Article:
NBehave can initially very strange to developers … after all, the idea of “executing” a text file is simply foreign. So here’s a brief run-down of how NBehave works. Let's suppose we have the following scenario file:

```
Given I have entered 1 into the calculator
And I have entered 2 into the calculator
When I add the numbers
Then the sum should be 3
```

NBehave processes this line-by-line. So it picks up "Given I have entered 1 into the calculator" and will try to match this against a suitable method. Classes that can provide such methods are attributed with [ActionSteps]. Let’s suppose the NBehave locates the following class:

```
[ActionSteps]
public class AddNumbers
{
private Calculator _calculator;
[BeforeScenario]
public void SetUp_scenario()
{
_calculator = new Calculator();
}
[Given(@"I have entered $number into the calculator")]
public void Enter_number(int number)
{
_calculator.Enter(number);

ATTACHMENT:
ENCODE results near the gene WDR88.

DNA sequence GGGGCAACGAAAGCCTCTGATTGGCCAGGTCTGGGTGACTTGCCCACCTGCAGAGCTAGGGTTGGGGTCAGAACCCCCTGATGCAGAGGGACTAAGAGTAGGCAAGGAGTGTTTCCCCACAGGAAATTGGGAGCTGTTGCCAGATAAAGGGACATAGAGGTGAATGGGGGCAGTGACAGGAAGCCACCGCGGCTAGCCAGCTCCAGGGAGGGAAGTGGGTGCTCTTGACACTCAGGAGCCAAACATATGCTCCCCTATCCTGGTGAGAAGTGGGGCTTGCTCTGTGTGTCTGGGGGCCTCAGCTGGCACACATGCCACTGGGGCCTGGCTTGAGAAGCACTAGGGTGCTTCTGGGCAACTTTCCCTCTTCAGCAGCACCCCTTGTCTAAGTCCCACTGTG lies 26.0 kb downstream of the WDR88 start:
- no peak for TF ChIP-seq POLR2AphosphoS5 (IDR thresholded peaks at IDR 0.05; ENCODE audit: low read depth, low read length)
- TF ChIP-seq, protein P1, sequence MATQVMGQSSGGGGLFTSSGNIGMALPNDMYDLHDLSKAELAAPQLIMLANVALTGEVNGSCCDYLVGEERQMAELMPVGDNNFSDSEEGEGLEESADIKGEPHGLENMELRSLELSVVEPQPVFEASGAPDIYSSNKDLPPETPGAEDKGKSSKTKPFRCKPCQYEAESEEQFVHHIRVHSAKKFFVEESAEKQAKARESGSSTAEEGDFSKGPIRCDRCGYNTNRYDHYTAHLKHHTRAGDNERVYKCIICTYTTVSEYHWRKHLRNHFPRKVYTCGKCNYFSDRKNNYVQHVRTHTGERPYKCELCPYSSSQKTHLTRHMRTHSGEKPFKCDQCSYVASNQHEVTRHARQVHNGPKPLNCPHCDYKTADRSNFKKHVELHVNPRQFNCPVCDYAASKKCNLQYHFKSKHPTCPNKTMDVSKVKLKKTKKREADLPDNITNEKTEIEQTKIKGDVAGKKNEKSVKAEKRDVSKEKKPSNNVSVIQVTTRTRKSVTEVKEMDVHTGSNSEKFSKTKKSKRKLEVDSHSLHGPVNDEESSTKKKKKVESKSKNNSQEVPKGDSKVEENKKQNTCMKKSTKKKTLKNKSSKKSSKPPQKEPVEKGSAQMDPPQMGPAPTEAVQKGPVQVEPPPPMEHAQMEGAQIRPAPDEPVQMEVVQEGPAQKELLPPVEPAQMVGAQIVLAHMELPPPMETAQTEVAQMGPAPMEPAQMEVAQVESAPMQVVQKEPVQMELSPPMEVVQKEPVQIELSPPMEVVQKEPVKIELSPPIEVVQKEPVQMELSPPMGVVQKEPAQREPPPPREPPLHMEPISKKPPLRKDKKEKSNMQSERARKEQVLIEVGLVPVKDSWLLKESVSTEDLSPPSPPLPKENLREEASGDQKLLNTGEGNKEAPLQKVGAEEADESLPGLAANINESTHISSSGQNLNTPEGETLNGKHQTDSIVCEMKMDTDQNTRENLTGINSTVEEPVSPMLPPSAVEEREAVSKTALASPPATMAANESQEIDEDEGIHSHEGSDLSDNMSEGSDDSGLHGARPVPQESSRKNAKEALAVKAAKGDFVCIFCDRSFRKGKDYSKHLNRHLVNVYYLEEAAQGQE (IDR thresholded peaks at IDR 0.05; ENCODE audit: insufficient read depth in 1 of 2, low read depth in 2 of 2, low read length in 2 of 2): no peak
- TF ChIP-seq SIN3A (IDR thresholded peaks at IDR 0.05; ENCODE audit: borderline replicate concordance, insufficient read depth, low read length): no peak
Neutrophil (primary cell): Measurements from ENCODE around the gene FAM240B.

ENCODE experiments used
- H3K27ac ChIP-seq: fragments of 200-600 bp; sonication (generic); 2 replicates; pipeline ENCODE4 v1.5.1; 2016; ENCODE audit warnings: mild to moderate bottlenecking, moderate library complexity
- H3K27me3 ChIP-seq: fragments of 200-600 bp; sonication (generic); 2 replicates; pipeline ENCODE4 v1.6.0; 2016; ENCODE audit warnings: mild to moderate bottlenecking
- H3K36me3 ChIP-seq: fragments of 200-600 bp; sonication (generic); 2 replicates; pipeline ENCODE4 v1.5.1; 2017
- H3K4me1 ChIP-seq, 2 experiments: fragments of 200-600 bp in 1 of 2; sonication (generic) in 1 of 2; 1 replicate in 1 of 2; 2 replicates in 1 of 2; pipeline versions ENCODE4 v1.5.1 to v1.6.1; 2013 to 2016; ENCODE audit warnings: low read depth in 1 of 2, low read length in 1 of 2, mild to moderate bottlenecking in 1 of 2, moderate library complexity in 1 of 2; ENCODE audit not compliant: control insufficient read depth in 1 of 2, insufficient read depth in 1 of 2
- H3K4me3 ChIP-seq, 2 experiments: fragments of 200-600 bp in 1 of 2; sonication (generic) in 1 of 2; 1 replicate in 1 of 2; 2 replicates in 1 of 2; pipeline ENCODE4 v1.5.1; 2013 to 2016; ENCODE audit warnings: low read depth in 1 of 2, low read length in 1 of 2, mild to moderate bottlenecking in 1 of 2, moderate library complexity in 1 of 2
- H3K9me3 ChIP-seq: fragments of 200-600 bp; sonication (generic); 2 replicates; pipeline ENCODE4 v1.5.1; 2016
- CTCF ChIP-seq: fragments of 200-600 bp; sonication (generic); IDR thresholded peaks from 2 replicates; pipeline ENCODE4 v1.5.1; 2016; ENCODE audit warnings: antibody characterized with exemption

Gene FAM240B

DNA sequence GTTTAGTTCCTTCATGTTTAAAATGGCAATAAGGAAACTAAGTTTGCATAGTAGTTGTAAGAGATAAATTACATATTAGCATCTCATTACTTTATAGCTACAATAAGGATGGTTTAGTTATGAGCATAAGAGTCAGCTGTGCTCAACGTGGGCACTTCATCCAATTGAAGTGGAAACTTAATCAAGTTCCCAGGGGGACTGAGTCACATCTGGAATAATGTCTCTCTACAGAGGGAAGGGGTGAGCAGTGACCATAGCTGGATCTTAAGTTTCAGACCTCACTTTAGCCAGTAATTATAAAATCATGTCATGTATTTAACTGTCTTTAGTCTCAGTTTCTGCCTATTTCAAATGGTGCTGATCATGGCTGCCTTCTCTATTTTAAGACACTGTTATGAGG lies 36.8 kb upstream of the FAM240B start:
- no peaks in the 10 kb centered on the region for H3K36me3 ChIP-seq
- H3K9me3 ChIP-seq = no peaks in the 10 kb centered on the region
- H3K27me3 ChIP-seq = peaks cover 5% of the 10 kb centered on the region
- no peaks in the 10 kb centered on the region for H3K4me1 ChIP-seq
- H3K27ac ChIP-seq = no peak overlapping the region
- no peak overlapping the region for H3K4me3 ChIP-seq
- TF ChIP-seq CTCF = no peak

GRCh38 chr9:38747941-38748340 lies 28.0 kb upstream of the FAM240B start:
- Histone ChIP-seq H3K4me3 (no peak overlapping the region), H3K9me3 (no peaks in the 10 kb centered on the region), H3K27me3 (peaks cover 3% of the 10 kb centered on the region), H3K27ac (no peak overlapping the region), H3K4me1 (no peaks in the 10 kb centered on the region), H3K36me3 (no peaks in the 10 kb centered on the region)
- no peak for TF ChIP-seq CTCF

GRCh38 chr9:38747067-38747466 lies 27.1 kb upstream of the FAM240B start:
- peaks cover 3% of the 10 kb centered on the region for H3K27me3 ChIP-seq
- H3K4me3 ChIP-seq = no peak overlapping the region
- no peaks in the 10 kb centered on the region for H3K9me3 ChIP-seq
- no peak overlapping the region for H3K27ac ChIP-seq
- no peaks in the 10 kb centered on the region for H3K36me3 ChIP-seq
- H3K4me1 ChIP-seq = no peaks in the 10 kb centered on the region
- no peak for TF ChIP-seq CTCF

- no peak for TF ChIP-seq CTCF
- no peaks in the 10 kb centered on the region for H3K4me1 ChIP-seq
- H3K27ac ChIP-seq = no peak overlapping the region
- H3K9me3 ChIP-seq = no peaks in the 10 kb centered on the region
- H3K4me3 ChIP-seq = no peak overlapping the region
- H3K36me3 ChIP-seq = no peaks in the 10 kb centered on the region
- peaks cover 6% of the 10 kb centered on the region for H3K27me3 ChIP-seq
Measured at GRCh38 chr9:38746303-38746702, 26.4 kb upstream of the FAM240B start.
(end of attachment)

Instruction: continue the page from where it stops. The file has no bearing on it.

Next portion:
}
[When(@"I add the numbers")]
public void Add()
{
_calculator.Add();
}
[Then(@"the sum should be $result")]
public void Result(int result)
{
_calculator.Value().ShouldEqual(result);
}
}
```

So NBehave matches our line of text to the following method, using the regular expression in the [Given] attribute:

```
[Given(@"I have entered $number into the calculator")]
public void Enter_number(int number)
{
_calculator.Enter(number);
}
```

The value of 1 is captured by the regex from the text string, so NBehave calls "Enter_number(1)". Well actually, since this is the very first step in the scenario NBehave first looks for a [BeforeScenario] attribute and so "SetUp_scenario()" will be executed before "Enter_number(1)".

The next line of the scenario "And I have entered 2 into the calculator" is matched to the same method ("And" is treated as equivalent to "Given" in this case) and so "Enter_number(2)" gets executed.

And so on and so on. So overall, the scenario:

```
Given I have entered 1 into the calculator
And I have entered 2 into the calculator
When I add the numbers
Then the sum should be 3
```

will get translated into:

```
var calc = new AddNumbers();
calc.SetUp_scenario();
calc.Enter_number(1);
calc.Enter_number(2);
calc.Add();
calc.Result(3);
```

The final result, which I hope is now clear, is that the scenario file is really just a human-readable way of expressing code!